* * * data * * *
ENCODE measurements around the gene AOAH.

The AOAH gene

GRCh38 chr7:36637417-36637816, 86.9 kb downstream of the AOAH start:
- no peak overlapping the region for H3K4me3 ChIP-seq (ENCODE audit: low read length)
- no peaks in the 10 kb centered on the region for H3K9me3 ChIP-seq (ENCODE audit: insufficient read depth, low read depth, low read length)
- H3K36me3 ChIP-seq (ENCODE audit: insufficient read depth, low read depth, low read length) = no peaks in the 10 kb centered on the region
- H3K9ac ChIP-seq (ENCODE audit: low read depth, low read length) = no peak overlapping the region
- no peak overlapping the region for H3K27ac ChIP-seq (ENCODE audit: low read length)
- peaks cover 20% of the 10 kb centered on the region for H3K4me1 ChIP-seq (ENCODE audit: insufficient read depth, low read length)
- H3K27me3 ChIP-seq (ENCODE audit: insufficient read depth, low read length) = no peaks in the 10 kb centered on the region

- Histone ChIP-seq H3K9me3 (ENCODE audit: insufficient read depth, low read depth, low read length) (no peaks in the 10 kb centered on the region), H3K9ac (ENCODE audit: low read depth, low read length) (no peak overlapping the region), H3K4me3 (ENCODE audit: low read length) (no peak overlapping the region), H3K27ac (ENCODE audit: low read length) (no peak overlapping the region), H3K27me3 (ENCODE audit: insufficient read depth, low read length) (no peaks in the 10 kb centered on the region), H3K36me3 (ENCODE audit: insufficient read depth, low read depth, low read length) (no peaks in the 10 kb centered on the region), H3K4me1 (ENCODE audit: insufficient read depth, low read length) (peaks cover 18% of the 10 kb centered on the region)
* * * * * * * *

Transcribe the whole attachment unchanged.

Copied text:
ENCODE measurements around the gene AOAH.

The AOAH gene

GRCh38 chr7:36637417-36637816, 86.9 kb downstream of the AOAH start:
- no peak overlapping the region for H3K4me3 ChIP-seq (ENCODE audit: low read length)
- no peaks in the 10 kb centered on the region for H3K9me3 ChIP-seq (ENCODE audit: insufficient read depth, low read depth, low read length)
- H3K36me3 ChIP-seq (ENCODE audit: insufficient read depth, low read depth, low read length) = no peaks in the 10 kb centered on the region
- H3K9ac ChIP-seq (ENCODE audit: low read depth, low read length) = no peak overlapping the region
- no peak overlapping the region for H3K27ac ChIP-seq (ENCODE audit: low read length)
- peaks cover 20% of the 10 kb centered on the region for H3K4me1 ChIP-seq (ENCODE audit: insufficient read depth, low read length)
- H3K27me3 ChIP-seq (ENCODE audit: insufficient read depth, low read length) = no peaks in the 10 kb centered on the region

- Histone ChIP-seq H3K9me3 (ENCODE audit: insufficient read depth, low read depth, low read length) (no peaks in the 10 kb centered on the region), H3K9ac (ENCODE audit: low read depth, low read length) (no peak overlapping the region), H3K4me3 (ENCODE audit: low read length) (no peak overlapping the region), H3K27ac (ENCODE audit: low read length) (no peak overlapping the region), H3K27me3 (ENCODE audit: insufficient read depth, low read length) (no peaks in the 10 kb centered on the region), H3K36me3 (ENCODE audit: insufficient read depth, low read depth, low read length) (no peaks in the 10 kb centered on the region), H3K4me1 (ENCODE audit: insufficient read depth, low read length) (peaks cover 18% of the 10 kb centered on the region)